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The C.D. Howe Institute’s third Regent Debate recently addressed the question: Should Governments Regulate Big Tech to Protect the Public Interest? Robert Atkinson, head of Washington’s the Information and Technology Innovation Foundation, argued against the proposition.

From: Robert Atkinson

To:  Canadians Concerned about Big Tech

Date: August 12, 2019

Re: Regent Debate: Beware of Overeager Regulation 

This is a hard debate to win. I was at the airport today and going through customs and the agent said, “what are you here for?”

I said, “business.” He said, “what kind of business?” I said, “a debate.”

“What's the debate on?”

“Should we regulate big tech?” I said.

“Yes,” he said.

“Yes what?”

“Yes, we should regulate big tech!”

So we have the hard job here, but let me be legalistic. Our question says: Should government regulate big tech to protect the public interest? That suggests you should not regulate small tech or you should not regulate anybody else.

Let’s look at some of the big issues that we talked about.

Director Comey talked about privacy. But if you really want to look at some of the privacy issues, the biggest players are not tech companies, they are insurance companies and banks and credit reporting bureaus.

So absolutely, we need a stronger national privacy regime. But the idea that we would apply that privacy regime only to Google and Facebook and maybe Microsoft and a few other big companies and not apply it to everybody else who is also using data, makes absolutely no sense and yet that’s what the title of the debate implies: “should we regulate big tech? and I read that to say “only’’ big tech.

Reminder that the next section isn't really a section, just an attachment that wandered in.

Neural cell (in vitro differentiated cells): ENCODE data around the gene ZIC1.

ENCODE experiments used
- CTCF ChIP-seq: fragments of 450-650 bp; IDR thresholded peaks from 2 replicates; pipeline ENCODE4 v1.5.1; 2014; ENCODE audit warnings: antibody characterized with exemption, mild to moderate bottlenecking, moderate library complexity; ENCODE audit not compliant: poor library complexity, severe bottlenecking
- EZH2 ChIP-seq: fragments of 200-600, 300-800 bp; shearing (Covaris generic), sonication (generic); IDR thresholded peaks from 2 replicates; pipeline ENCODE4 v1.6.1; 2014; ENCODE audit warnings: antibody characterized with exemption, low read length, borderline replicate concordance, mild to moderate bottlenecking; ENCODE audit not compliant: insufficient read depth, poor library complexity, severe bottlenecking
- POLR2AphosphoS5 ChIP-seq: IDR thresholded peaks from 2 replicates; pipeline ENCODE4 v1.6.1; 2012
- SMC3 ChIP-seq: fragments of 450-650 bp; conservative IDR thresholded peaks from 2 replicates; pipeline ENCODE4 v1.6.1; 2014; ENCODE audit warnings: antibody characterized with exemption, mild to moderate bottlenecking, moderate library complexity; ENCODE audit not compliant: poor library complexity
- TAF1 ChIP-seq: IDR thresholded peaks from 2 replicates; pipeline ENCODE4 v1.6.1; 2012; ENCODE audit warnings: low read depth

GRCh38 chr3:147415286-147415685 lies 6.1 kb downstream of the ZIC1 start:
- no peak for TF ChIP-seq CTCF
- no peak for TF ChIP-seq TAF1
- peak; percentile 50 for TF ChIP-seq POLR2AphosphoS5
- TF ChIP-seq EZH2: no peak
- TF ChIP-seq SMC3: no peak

Another issue is algorithmic bias. We’re moving more and more into a world of AI and there's a risk of AI being used in a biased way – whether it’s gender or race or other issues. Now I don't have a lot of worries about that, because I think tech companies and others are figuring that out, but are we are going to say we should only regulate bias when it comes to tech companies? And if you’re an insurance company, or if you’re TD Bank here in Canada, you can use algorithms for bias? No, of course not, so that's point number one.

Point number two: the real question here is really not about regulation it’s about how we do regulation and the risk of over-regulating. The case in point, the poster child of tech over-regulation, is Europe.

If you look at the GDPR, the general data privacy protection regulation, you see very significant impacts in the 12 months since it went into effect. You’ve seen a decline of venture funding, and venture funded startups, and venture capital committed of more than 30 percent. You’ve seen compliance costs for companies in Europe go skyrocketing. In fact, the GDPR is estimated by one academic study to have created more than 100,000 jobs – compliance jobs. Now is that the way we want to grow our economy? I don’t think so.

The second point here is that Director Comey said “they” know everything about you. That’s not really true. A computer might know something about me. So when I use my Gmail, a computer algorithm matches an ad to something in my text. There’s not a single person at Google or Facebook or any of these other companies reading that and going “I think Rob should get a bicycle ad because he rides his bike to work.” It’s an algorithm. And these companies have very strong incentives to not divulge that data to advertisers, and, again, if we are concerned about privacy, which I think we should be, the answer is a national privacy regime that applies to all.

I think one of the big challenges here is we’ve all become complacent. We know technology is the goose that laid the golden egg and want it to keep laying more golden eggs – who would have thought 10 to 20 years ago that I would have a supercomputer in my pocket, for example.

So one of the challenges is it’s really hard to see the risks of this. It’s easy to say “oh yeah sure we can regulate and everything will be fine,” but what we don’t know and we don’t see are some of the risks through over-regulation.

Robert Atkinson is president of the Information and Technology Innovation Foundation in Washington D.C.

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The views expressed here are those of the author. The C.D. Howe Institute does not take corporate positions on policy matters